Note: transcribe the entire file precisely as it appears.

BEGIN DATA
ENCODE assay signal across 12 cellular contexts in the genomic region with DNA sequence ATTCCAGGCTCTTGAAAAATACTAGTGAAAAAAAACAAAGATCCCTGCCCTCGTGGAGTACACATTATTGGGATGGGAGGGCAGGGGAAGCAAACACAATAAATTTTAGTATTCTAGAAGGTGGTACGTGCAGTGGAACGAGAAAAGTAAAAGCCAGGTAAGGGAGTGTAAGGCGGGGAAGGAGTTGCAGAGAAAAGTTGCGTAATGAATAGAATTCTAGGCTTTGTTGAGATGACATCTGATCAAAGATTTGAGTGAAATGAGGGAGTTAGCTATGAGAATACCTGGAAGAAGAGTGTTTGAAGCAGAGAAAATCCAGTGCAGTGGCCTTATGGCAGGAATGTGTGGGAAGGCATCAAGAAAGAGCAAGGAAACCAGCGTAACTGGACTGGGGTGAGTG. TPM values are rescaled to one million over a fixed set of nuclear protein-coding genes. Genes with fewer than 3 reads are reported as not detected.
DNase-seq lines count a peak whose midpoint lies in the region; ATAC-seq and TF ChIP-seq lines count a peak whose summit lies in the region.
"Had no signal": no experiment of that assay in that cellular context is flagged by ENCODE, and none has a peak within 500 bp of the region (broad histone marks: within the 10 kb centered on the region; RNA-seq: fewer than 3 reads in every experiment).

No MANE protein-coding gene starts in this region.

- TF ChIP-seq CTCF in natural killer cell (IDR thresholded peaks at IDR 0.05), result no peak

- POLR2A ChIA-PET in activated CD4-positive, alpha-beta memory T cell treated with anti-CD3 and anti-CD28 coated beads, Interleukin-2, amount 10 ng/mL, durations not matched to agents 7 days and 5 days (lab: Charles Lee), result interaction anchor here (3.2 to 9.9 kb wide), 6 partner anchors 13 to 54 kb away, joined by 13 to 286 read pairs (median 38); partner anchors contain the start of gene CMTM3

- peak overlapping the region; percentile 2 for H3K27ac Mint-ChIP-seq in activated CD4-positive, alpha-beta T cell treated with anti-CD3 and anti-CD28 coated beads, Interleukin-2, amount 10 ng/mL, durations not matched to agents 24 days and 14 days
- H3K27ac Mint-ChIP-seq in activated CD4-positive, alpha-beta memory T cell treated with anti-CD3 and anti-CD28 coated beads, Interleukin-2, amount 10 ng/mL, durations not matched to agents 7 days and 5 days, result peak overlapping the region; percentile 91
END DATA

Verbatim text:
ENCODE assay signal across 12 cellular contexts in the genomic region with DNA sequence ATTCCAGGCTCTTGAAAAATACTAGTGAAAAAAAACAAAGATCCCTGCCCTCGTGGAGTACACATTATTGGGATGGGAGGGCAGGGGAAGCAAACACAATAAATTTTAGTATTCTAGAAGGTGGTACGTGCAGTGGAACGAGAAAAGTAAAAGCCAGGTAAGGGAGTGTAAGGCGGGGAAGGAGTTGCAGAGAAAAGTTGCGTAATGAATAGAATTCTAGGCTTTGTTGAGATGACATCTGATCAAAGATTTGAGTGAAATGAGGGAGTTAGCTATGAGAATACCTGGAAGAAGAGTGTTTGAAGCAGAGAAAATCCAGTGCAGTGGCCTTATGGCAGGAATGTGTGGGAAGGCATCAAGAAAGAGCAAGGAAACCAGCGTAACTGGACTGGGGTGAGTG. TPM values are rescaled to one million over a fixed set of nuclear protein-coding genes. Genes with fewer than 3 reads are reported as not detected.
DNase-seq lines count a peak whose midpoint lies in the region; ATAC-seq and TF ChIP-seq lines count a peak whose summit lies in the region.
"Had no signal": no experiment of that assay in that cellular context is flagged by ENCODE, and none has a peak within 500 bp of the region (broad histone marks: within the 10 kb centered on the region; RNA-seq: fewer than 3 reads in every experiment).

No MANE protein-coding gene starts in this region.

- TF ChIP-seq CTCF in natural killer cell (IDR thresholded peaks at IDR 0.05), result no peak

- POLR2A ChIA-PET in activated CD4-positive, alpha-beta memory T cell treated with anti-CD3 and anti-CD28 coated beads, Interleukin-2, amount 10 ng/mL, durations not matched to agents 7 days and 5 days (lab: Charles Lee), result interaction anchor here (3.2 to 9.9 kb wide), 6 partner anchors 13 to 54 kb away, joined by 13 to 286 read pairs (median 38); partner anchors contain the start of gene CMTM3

- peak overlapping the region; percentile 2 for H3K27ac Mint-ChIP-seq in activated CD4-positive, alpha-beta T cell treated with anti-CD3 and anti-CD28 coated beads, Interleukin-2, amount 10 ng/mL, durations not matched to agents 24 days and 14 days
- H3K27ac Mint-ChIP-seq in activated CD4-positive, alpha-beta memory T cell treated with anti-CD3 and anti-CD28 coated beads, Interleukin-2, amount 10 ng/mL, durations not matched to agents 7 days and 5 days, result peak overlapping the region; percentile 91